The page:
Under St. Mary’s County regulations gravel mines need special approvals from the zoning board of appeals to operate. Now a state judicial case says county governments don’t have that authority, which rests with the Maryland Department of the Environment.
The St. Mary’s County commissioners recently said they didn’t want to give up that authority just yet. There are several gravel mining operations within the county.
With a state permit from the Maryland Department of the Environment, “there’s really little the county can do anymore,” said George Sparling, county attorney.
The county’s board of appeals sets rules on setbacks and buffers between gravel mines and neighbors. The commissioners asked if the state places those same conditions.
“They have setbacks less stringent than the board of appeals,” said Phil Shire, director of the St. Mary’s County Department of Land Use and Growth Management.
“The whole concept of conditional use is making good neighbors,” Commissioner Larry Jarboe (R) said. “If they don’t want to be a good neighbor, that’s where the problem comes in. I think it opens a Pandora’s box.”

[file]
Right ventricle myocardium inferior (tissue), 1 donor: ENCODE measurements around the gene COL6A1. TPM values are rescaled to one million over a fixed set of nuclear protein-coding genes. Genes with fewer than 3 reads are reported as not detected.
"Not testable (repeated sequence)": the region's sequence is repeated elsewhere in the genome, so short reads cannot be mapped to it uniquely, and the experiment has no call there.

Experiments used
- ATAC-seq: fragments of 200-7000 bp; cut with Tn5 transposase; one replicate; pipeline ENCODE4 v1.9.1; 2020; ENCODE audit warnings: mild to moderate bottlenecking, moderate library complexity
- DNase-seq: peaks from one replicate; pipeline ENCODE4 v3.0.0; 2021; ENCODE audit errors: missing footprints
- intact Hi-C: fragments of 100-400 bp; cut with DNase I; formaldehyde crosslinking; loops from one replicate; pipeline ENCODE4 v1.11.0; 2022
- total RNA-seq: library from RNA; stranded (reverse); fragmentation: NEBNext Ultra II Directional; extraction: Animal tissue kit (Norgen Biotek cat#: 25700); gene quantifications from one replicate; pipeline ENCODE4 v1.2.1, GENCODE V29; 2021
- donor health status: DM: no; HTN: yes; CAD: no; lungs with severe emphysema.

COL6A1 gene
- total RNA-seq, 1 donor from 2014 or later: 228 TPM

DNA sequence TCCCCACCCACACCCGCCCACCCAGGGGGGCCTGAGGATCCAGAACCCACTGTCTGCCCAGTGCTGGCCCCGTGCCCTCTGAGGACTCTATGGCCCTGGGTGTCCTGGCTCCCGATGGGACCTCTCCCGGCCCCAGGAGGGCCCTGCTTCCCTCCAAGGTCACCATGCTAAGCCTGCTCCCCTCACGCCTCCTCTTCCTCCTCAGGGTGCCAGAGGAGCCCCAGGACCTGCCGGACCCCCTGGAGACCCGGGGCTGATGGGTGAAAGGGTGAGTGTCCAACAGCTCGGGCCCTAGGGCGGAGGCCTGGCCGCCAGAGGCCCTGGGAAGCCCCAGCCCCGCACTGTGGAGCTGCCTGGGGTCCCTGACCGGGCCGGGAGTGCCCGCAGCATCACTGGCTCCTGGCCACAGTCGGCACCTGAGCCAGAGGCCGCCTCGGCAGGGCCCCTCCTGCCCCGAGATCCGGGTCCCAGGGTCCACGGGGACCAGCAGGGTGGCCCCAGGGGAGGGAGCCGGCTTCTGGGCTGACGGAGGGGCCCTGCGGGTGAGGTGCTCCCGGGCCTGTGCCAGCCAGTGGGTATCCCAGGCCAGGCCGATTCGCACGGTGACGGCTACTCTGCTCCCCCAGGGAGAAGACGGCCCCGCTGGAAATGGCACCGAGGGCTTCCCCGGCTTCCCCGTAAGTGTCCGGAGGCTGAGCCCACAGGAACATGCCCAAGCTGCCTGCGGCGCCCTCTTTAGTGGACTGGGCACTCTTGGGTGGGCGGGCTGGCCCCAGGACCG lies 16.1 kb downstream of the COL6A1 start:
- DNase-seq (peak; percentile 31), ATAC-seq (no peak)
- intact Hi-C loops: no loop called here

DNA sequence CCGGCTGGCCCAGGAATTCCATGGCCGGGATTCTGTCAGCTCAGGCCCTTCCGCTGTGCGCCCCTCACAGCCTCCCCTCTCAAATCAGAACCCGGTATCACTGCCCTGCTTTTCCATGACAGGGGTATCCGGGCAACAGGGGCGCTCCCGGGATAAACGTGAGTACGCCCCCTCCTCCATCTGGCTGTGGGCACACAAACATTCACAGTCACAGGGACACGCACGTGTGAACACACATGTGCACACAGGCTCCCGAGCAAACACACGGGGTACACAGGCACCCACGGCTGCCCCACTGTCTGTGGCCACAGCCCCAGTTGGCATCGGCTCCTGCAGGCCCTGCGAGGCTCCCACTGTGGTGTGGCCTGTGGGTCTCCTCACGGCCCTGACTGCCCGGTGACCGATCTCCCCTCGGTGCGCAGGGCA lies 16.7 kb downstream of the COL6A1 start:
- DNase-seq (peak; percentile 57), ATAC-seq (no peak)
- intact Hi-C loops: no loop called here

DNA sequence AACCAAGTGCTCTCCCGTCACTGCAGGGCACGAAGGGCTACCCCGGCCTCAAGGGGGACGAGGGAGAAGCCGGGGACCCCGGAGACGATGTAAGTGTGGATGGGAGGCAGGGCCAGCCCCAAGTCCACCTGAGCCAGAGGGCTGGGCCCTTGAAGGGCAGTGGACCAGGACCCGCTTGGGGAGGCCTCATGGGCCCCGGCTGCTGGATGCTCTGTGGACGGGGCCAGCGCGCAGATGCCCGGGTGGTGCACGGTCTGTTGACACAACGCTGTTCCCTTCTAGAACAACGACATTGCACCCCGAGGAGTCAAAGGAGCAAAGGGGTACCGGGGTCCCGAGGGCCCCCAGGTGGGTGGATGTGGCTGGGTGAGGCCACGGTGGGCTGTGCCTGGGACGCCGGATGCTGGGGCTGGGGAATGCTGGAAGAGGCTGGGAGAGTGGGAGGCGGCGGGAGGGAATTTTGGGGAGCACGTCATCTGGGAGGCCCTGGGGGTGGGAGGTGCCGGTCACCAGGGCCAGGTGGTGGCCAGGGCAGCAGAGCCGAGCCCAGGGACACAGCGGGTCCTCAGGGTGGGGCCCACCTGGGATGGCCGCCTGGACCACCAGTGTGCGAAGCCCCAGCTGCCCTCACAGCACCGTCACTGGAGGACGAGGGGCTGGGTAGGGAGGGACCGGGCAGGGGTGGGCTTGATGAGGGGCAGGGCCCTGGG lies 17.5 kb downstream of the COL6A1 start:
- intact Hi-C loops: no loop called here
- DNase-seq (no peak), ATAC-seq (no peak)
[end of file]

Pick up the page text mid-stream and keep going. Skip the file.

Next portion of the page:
“What happens if we don’t support this?” said Commissioner Dan Morris (R).
“It would be a very awkward situation,” Sparling said. “That ship has sailed.”
The commissioners asked for a copy of the case proceedings from the Maryland Court of Special Appeals, which originated in Queen Anne’s County.
“Applications for gravel mining have gone way down lately,” Shire said.
Commissioner Cindy Jones (R) noted that Bill Hunt, the new deputy director of land use and growth management, was in the audience. “Welcome Mr. Hunt to Maryland politics. The state takes away local autonomy to deal with these issues,” she said.
In his previous work in Florida and Illinois, Hunt said, “you have the same kind of conflicts between state and local” governments.